Sometimes it almost feels like paradise

Auckland lies on an isthmus between the Waitemata and Manukau harbours. The Waitemata, on the east coast, is the better known and much more popular, with most of the city’s best swimming beaches and easy access to open water for sailors.

The Manukau, by contrast, is a huge, relatively shallow and largely enclosed harbour, accessible from the Tasman Sea only by crossing the treacherous Manukau Bar.

This afternoon, the Big T and I took advantage of some rare sunshine to drive out to Cornwallis, on the Manukau.

I’m glad we did.

While this is obviously not a six-word post, I am sharing it to Six Word Saturday, hosted by Debbie at Travel With Intent.

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Simplicity

Nature’s sculpture. Su Leslie 2018Nature is the finest sculptor. Image: Su Leslie 2018

I’ve never grown out of the desire to pick up (and bring home) random beautiful objects I find while out walking.

Auckland’s coastal geology is predominantly sandstone, a rock easily smoothed and eroded. I love the spare, sculptural forms that result.

Forecasting the weather

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… next minute. Closest lightning I’ve experienced for a while. Su Leslie 2018

From the west-facing window in my office I can see the Waitakere Ranges on a clear day (on most days actually).

I can also see the rain coming.

Sometimes the light just before a storm is so clear it makes the view almost a parody of leafy suburbia.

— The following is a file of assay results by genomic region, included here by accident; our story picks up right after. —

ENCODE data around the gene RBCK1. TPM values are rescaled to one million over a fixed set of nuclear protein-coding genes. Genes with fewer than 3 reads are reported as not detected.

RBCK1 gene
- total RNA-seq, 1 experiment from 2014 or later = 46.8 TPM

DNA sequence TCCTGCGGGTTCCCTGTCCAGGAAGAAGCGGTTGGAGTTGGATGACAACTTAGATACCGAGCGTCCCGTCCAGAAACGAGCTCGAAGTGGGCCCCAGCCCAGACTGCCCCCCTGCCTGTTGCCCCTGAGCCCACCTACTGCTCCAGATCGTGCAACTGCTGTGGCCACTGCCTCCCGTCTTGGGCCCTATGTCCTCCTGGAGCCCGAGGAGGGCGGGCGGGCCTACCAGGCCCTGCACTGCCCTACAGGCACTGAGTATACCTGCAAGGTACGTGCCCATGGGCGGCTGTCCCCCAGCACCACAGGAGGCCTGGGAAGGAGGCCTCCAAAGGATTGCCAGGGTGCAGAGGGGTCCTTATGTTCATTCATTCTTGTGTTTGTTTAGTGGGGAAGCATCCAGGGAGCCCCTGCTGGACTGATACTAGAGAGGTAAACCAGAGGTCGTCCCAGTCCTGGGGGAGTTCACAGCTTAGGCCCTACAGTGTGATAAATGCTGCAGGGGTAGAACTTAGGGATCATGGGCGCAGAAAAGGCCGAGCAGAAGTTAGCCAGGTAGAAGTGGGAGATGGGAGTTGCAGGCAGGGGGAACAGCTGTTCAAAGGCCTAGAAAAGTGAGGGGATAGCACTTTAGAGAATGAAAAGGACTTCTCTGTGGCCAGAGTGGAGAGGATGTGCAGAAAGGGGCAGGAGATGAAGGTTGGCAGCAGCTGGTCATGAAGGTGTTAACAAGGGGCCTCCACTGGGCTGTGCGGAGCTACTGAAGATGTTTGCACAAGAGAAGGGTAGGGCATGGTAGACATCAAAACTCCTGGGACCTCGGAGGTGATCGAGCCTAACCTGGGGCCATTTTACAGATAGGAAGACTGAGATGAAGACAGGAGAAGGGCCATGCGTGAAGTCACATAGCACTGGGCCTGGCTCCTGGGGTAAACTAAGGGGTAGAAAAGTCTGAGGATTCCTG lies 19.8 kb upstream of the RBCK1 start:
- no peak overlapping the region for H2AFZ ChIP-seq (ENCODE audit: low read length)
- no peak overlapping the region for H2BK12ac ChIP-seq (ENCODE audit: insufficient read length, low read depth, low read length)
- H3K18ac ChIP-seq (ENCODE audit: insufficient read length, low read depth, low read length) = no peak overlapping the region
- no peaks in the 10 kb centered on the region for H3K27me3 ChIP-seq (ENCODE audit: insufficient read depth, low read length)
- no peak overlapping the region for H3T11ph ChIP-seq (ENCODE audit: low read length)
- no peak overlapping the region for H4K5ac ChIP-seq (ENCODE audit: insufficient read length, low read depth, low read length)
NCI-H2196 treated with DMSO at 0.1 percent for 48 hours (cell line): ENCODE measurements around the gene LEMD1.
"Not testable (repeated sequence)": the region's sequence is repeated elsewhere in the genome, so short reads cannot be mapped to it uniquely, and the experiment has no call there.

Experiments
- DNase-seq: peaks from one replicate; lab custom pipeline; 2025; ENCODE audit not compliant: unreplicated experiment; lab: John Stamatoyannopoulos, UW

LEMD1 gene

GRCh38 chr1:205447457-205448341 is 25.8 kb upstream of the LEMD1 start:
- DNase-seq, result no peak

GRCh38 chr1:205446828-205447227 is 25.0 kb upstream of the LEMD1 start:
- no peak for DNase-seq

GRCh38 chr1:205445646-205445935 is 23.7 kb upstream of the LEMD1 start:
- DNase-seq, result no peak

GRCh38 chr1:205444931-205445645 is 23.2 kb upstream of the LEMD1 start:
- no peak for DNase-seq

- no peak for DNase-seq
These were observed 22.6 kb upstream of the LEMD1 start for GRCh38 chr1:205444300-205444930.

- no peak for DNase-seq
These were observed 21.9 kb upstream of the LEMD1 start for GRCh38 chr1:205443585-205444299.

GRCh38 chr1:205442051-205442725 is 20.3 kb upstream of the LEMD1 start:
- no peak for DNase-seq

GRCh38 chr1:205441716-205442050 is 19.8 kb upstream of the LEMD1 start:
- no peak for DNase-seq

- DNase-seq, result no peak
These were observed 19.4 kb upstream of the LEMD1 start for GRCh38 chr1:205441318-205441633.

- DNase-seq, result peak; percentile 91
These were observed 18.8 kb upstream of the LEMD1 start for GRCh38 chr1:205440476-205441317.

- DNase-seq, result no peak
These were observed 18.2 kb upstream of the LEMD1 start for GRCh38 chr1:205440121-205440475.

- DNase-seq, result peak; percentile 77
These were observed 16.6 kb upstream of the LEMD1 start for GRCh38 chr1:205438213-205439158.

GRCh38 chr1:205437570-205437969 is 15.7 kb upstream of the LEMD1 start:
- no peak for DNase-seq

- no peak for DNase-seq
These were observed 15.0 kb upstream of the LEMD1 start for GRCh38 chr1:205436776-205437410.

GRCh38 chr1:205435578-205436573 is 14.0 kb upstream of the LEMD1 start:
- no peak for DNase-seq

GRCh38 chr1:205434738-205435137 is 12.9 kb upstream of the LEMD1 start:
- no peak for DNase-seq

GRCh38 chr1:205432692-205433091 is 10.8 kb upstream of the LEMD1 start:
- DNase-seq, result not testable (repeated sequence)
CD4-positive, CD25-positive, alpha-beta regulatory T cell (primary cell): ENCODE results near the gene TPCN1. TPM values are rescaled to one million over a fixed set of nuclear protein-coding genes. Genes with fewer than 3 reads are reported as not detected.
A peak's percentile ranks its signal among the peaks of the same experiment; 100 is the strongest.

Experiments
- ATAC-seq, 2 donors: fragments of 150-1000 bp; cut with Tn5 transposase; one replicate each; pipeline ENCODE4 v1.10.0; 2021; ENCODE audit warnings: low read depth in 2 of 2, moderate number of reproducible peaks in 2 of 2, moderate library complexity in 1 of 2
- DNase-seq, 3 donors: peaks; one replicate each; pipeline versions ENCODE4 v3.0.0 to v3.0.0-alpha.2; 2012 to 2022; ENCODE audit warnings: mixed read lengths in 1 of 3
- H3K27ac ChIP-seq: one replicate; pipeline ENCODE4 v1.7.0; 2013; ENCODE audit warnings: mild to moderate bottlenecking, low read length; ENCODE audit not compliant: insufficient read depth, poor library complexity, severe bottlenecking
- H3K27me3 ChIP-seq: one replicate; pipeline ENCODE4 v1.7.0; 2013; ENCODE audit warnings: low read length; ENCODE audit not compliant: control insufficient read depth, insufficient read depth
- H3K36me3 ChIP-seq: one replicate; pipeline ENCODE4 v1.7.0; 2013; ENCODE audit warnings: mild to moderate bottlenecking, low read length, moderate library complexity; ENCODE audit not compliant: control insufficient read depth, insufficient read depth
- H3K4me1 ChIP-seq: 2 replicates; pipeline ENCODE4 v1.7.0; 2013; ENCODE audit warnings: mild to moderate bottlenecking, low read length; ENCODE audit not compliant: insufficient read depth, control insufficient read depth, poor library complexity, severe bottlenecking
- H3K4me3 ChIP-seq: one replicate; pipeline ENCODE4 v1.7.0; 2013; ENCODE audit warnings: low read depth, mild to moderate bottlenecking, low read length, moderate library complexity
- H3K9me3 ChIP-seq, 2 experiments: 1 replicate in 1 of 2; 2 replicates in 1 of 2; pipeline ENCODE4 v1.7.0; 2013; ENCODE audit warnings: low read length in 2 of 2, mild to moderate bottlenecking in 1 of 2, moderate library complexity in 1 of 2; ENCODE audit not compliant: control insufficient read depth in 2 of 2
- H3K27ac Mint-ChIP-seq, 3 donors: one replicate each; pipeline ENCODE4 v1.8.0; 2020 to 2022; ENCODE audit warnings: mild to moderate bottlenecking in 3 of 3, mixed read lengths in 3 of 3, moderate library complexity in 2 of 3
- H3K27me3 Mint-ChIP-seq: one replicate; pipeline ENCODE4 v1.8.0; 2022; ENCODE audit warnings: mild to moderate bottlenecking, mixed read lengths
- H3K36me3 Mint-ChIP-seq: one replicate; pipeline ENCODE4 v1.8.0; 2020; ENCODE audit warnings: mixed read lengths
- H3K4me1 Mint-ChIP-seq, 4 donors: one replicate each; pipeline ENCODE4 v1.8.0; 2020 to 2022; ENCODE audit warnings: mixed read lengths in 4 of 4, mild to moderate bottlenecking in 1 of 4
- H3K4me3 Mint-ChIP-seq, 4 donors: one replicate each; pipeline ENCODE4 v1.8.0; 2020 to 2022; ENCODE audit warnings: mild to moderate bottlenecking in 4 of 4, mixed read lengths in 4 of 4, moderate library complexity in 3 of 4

Today was such a day.

About two minutes after I took this, the house shook in the most amazing lightning strike. Judging from the intensity of the flash and my neighbours’ reactions too — I think we must have pretty much been Ground Zero.

The Changing Seasons: June 2018

Low cloud hangs over hills and the Whanganui River at Papaiti Road, Whanganui. Su Leslie 2018

Late afternoon rain clouds, Papaiti Road, Whanganui. Su Leslie, 2018

While some months can certainly be summed up in a single image, June hasn’t been one of them.

The first part of the month was shaped by my father’s admission to hospital. He’s nearly 86 and has a series of medical problems. On the plus side, this means that any change in his condition is taken seriously by his doctors and he receives swift and usually excellent care; on the minus side it’s incredibly worrying for my step-mother and for me.

Visiting my dad entails a six-hour drive through some of the North Island’s most beautiful countryside (well it would be six hours if I didn’t stop to take so many photos). Whanganui itself is a lovely place and turned on one day of glorious sunshine during my visit.

My drive home was also favoured with brilliant — if not particularly warm — sunshine. An early morning stop in the small town of Hunterville revealed these beautiful frosted roses in a series of little gardens lining the main street.

Back home, and relieved that my dad is recovering, I could turn my attention to a project I’m working on with artist Claire Delaney to document the life of her studio over a year; this month hanging out at a couple of weekend workshops as well as a regular weekday class.